Secretary of State Says New Financial Reform Bill Helps States Protect Investors
FOR IMMEDIATE RELEASE
Contact: Pam duPré
(Carson City, NV; July 21, 2010) – Secretary of State Ross Miller said the financial reform bill signed into law today will help his Securities Division better protect Nevada investors.
The bill gives states the authority to oversee investment advisers who manage funds up to $100 million. Previously, investment adviser firms that managed more than $25 million were regulated by the federal Securities and Exchange Commission (SEC).
“State securities administrators will be in a much better position to audit and oversee these small to medium-sized investment advisers,” Secretary Miller said. “Now the federal government can focus more on the largest advisers and do a better job of preventing billion dollar schemes that wreak havoc on the economy.” It’s estimated the Secretary of State’s Securities Division will oversee an additional 20 to 30 investment adviser firms depending on the final rules promulgated by the SEC.
The new reform bill also requires the SEC to write rules to prohibit so-called “bad boys”, or individuals guilty of securities fraud, from selling unregistered securities under the “Regulation D” exemption. Once final, the new rule will further enable the Secretary of State’s Securities Division to help prevent Nevadans from becoming victims of securities fraud.
State securities regulators will now also have a seat on the federal oversight council that will identify risks to the nation’s financial stability and promote greater discipline in the financial markets.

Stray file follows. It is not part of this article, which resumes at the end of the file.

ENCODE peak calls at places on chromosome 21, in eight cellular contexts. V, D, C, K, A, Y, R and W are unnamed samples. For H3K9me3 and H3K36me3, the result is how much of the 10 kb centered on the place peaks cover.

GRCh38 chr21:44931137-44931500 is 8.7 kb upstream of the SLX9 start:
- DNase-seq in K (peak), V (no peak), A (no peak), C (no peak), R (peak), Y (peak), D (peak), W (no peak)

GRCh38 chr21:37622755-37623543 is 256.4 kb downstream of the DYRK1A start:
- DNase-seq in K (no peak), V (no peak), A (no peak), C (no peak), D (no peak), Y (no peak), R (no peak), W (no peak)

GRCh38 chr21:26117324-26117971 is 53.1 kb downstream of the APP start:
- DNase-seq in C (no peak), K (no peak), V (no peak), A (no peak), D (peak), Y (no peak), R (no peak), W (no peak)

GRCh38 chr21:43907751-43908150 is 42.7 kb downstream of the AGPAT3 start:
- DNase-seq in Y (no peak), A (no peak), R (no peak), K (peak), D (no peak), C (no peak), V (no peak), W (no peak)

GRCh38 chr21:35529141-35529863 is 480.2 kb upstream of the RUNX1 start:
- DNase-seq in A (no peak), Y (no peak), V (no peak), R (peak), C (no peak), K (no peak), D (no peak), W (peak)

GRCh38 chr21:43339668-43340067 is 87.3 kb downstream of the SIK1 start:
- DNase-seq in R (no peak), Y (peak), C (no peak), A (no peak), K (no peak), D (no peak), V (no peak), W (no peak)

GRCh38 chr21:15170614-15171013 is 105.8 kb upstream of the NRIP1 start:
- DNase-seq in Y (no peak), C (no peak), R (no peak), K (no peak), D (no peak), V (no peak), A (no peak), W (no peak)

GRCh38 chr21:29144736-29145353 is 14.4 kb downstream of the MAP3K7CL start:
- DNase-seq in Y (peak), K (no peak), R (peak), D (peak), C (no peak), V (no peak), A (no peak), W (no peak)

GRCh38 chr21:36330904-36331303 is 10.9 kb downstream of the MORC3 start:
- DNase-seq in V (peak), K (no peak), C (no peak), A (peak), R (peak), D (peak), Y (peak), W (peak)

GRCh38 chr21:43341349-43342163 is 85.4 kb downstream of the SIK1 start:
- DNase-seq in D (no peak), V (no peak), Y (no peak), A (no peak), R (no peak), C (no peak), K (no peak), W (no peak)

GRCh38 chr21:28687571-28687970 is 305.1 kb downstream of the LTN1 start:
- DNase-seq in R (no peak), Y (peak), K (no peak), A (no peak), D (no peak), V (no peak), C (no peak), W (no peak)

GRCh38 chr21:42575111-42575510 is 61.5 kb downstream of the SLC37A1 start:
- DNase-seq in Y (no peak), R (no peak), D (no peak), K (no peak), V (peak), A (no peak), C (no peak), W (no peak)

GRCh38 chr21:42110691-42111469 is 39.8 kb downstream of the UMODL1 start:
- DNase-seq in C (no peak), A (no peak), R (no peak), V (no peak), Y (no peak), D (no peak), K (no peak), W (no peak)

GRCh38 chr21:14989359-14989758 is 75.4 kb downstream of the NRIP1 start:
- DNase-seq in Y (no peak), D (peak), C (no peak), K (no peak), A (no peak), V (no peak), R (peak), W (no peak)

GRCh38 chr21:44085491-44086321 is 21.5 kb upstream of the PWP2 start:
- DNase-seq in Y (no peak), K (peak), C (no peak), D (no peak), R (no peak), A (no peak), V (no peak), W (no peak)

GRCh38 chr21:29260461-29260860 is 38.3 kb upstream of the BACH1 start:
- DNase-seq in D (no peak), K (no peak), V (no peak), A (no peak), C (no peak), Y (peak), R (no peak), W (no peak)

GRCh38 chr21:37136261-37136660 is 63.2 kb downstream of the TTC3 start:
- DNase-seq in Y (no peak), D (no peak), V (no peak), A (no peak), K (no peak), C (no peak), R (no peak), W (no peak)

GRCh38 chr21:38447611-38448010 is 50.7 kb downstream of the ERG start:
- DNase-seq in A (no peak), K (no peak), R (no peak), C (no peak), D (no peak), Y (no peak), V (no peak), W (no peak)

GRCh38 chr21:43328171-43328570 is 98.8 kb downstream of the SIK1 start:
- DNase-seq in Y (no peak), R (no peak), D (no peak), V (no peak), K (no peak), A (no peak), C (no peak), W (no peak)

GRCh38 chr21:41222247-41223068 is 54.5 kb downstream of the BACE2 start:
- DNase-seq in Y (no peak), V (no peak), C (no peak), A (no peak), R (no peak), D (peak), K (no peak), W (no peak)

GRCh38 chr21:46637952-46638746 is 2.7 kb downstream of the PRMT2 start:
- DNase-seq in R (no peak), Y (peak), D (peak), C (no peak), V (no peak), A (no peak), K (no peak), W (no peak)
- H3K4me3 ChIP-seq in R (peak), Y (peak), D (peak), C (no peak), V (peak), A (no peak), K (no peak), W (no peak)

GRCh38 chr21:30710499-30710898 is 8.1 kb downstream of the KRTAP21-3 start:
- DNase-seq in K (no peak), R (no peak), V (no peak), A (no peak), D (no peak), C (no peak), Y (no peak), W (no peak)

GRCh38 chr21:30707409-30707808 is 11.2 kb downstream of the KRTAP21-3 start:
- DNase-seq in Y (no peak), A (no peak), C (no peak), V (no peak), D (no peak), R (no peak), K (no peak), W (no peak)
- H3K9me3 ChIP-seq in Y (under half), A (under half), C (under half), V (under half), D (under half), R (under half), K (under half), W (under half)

“From the states’ perspective, this bill gives us greater ability to help protect the Main Street investor and gives the feds more freedom to keep an eye on the huge investment firms and big banks on Wall Street,” Secretary Miller said. “We need a financial environment in this country that still allows investors to take risks in a free market economy and yet doesn’t encourage the reckless behavior that could lead us once again to the brink of financial collapse.”
As co-chair of the National Association of Secretaries of State Securities Committee, Secretary Miller convened a hearing with Secretary Delbert Hosemann, Jr. of Mississippi on the Allen Stanford fraud case that resulted in a series of recommendations to Congress and a NASS-approved resolution regarding state and federal regulation of securities.